With a little less than four months until the 2016 presidential election, there's a lot of speculation about its outcome. But new findings suggest that if the election weren't four months away, and instead were held today, America would have its first woman president.
A survey released Thursday by Morning Consult found that as of now, Hillary Clinton would have 320 Electoral College votes to Donald Trump’s 212 (excluding six votes from Iowa). To put that in perspective, Barack Obama won in 2008 with 365 electoral votes and with 332 in 2012. A minimum of 270 votes is needed to secure the presidency.
The nonpartisan media and technology company conducted a survey among 57,000 registered voters in all 50 states and Washington, DC, to predict which candidate would win a plurality in each place. Looking at electoral votes can often be more useful than national polls because ultimately what decides the election is the number of electoral votes each candidate accumulates.
Morning Consult’s last similar survey, conducted in April, similarly predicted that Trump would lose to Clinton (as would Ted Cruz). According to the study, John Kasich, who had little name recognition and was seen by many as a generic Republican candidate, had the best chance of securing the White House. Kasich dropped out of the race back in May with a meager 161 delegates.
Eight states were considered toss-ups in the most recent survey: Florida, Georgia, Iowa, Maine, Michigan, New Hampshire, Ohio, Pennsylvania, and Wisconsin.
Since April, the preferences of a few of these states have shifted toward Trump. Wisconsin went from being a dark blue state to being a light blue state (from 37.9 percent in favor of Trump to 39.4), as did New Hampshire (39 percent in favor of Trump to 40.5). Clinton also appears to be losing ground in Ohio, with Trump’s support rising slightly from 40.4 to 41.7 percent — though those numbers are well within most polls’ margin of error.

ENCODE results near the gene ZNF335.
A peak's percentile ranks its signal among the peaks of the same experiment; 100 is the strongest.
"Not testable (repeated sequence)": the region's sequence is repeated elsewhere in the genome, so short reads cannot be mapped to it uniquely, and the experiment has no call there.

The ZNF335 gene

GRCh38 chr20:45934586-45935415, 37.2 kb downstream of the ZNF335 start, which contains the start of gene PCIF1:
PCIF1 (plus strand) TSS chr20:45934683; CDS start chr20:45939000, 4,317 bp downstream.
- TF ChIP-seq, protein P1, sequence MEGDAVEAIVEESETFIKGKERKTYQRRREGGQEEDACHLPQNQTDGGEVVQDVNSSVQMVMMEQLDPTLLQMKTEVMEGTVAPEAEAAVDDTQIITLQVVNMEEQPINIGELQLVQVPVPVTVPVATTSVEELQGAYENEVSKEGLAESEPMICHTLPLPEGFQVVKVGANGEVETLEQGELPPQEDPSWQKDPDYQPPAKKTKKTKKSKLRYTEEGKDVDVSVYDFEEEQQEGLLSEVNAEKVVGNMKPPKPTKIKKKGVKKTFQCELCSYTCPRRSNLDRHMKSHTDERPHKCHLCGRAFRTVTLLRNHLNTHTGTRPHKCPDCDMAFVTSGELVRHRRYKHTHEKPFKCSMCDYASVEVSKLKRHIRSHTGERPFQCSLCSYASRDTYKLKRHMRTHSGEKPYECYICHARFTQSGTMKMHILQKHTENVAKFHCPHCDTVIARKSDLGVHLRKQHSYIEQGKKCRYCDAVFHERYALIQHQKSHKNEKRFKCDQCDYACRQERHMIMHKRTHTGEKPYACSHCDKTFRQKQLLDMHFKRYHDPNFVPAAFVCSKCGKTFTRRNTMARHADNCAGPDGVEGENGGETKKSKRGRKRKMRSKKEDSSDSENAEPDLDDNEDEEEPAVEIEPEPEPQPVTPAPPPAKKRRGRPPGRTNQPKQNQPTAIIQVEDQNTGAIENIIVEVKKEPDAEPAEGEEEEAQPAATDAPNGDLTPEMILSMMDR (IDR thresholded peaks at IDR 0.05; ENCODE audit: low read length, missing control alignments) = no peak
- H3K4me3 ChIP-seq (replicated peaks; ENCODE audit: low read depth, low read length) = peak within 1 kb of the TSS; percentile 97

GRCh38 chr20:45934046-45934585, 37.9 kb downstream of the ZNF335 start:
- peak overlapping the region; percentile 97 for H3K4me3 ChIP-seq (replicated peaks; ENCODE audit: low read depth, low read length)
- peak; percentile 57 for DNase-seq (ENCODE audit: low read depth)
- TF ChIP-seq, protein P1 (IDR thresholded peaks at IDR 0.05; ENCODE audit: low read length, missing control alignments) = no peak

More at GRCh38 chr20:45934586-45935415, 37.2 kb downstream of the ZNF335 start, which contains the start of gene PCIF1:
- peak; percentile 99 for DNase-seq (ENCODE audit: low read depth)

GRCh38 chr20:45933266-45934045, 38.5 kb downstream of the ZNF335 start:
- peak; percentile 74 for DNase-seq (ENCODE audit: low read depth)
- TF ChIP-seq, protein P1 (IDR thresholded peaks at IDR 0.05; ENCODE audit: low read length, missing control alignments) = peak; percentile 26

Iowa, where Clinton held an advantage in April, is now in a dead heat with Trump at 40.1 percent for each candidate. Previously, Clinton held the state 44.7 to 38.1 percent. Because of the closeness in percentage this time around, Iowa was not included in Morning Consult’s electoral vote count.
According to the survey, Trump’s greatest victory is the solidification of Indiana, where he now holds an 11-point advantage over Clinton — though traditionally Indiana tends to go Republican in national elections.
The findings showed improvement for Clinton in certain states. Georgia, which was a firmly red state back in April (with Trump winning 45.3 to Clinton’s 39 percent) is now leaning toward Clinton (42.8 to Trump’s 41.8 percent). Nevada is also a darker blue than it was in April, with Clinton now holding the support of 43.5 percent of the voters to Trump’s 39.6.
Though Clinton might the hypothetical election if it were held today, much can happen between now and Election Day. As GOP strategist Chris Sinclair said to the Wall Street Journal, "Can Hillary Clinton win? Absolutely. Is she a shoo-in? No."